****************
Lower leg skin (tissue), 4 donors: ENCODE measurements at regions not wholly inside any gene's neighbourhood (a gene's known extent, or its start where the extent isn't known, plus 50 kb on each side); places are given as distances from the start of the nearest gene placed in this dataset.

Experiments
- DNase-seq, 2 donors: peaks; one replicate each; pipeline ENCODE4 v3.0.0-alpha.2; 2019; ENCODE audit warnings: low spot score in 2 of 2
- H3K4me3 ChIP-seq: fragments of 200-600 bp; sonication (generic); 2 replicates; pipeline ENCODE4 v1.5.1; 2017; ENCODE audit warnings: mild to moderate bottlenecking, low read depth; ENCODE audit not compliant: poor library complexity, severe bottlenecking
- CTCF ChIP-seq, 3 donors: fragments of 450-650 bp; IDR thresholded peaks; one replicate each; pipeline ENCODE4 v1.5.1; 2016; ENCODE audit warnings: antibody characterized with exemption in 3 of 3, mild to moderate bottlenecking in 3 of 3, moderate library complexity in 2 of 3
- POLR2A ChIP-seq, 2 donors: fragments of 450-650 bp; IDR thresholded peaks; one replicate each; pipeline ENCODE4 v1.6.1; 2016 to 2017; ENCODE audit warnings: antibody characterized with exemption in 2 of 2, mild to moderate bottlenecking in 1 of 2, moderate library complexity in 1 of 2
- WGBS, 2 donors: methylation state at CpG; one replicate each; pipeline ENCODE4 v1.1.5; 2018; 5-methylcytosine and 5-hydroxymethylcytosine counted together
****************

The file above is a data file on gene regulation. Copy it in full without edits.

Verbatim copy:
Lower leg skin (tissue), 4 donors: ENCODE measurements at regions not wholly inside any gene's neighbourhood (a gene's known extent, or its start where the extent isn't known, plus 50 kb on each side); places are given as distances from the start of the nearest gene placed in this dataset.

Experiments
- DNase-seq, 2 donors: peaks; one replicate each; pipeline ENCODE4 v3.0.0-alpha.2; 2019; ENCODE audit warnings: low spot score in 2 of 2
- H3K4me3 ChIP-seq: fragments of 200-600 bp; sonication (generic); 2 replicates; pipeline ENCODE4 v1.5.1; 2017; ENCODE audit warnings: mild to moderate bottlenecking, low read depth; ENCODE audit not compliant: poor library complexity, severe bottlenecking
- CTCF ChIP-seq, 3 donors: fragments of 450-650 bp; IDR thresholded peaks; one replicate each; pipeline ENCODE4 v1.5.1; 2016; ENCODE audit warnings: antibody characterized with exemption in 3 of 3, mild to moderate bottlenecking in 3 of 3, moderate library complexity in 2 of 3
- POLR2A ChIP-seq, 2 donors: fragments of 450-650 bp; IDR thresholded peaks; one replicate each; pipeline ENCODE4 v1.6.1; 2016 to 2017; ENCODE audit warnings: antibody characterized with exemption in 2 of 2, mild to moderate bottlenecking in 1 of 2, moderate library complexity in 1 of 2
- WGBS, 2 donors: methylation state at CpG; one replicate each; pipeline ENCODE4 v1.1.5; 2018; 5-methylcytosine and 5-hydroxymethylcytosine counted together